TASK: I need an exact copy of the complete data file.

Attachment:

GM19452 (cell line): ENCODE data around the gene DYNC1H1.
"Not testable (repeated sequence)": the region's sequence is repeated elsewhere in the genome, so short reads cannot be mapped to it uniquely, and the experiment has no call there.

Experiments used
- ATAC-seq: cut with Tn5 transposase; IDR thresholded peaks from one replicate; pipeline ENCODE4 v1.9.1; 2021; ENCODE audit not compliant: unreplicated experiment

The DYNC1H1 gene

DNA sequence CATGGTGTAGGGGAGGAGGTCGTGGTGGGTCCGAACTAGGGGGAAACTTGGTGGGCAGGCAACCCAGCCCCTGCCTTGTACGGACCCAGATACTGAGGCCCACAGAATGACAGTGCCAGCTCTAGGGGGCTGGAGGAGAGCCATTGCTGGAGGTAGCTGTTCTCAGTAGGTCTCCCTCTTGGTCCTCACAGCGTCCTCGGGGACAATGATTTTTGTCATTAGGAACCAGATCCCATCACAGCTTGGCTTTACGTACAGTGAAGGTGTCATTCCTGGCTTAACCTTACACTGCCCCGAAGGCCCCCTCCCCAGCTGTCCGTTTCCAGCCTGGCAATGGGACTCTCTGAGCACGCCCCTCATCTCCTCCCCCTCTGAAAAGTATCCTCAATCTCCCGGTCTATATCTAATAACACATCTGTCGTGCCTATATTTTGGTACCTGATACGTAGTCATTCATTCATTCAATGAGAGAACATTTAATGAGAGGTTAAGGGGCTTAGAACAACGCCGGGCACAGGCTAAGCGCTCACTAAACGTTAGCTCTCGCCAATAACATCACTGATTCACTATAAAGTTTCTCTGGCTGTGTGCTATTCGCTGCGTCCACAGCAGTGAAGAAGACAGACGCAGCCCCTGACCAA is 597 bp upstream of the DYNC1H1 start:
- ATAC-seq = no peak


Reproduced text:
GM19452 (cell line): ENCODE data around the gene DYNC1H1.
"Not testable (repeated sequence)": the region's sequence is repeated elsewhere in the genome, so short reads cannot be mapped to it uniquely, and the experiment has no call there.

Experiments used
- ATAC-seq: cut with Tn5 transposase; IDR thresholded peaks from one replicate; pipeline ENCODE4 v1.9.1; 2021; ENCODE audit not compliant: unreplicated experiment

The DYNC1H1 gene

DNA sequence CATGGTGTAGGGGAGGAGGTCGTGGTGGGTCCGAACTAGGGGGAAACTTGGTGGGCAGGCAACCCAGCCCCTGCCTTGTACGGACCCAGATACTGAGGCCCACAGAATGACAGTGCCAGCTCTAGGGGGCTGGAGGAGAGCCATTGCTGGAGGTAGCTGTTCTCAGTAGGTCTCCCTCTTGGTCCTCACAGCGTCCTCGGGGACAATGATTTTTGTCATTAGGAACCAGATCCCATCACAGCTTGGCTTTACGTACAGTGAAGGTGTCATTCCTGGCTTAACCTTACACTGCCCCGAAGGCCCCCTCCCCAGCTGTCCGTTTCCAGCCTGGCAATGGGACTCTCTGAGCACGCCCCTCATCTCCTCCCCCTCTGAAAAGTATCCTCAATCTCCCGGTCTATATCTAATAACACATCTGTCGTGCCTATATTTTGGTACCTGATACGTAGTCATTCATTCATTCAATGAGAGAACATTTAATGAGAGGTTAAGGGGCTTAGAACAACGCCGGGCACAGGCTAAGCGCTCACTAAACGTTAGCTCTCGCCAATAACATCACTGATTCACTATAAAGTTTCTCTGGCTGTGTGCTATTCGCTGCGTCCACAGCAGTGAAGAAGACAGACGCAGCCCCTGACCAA is 597 bp upstream of the DYNC1H1 start:
- ATAC-seq = no peak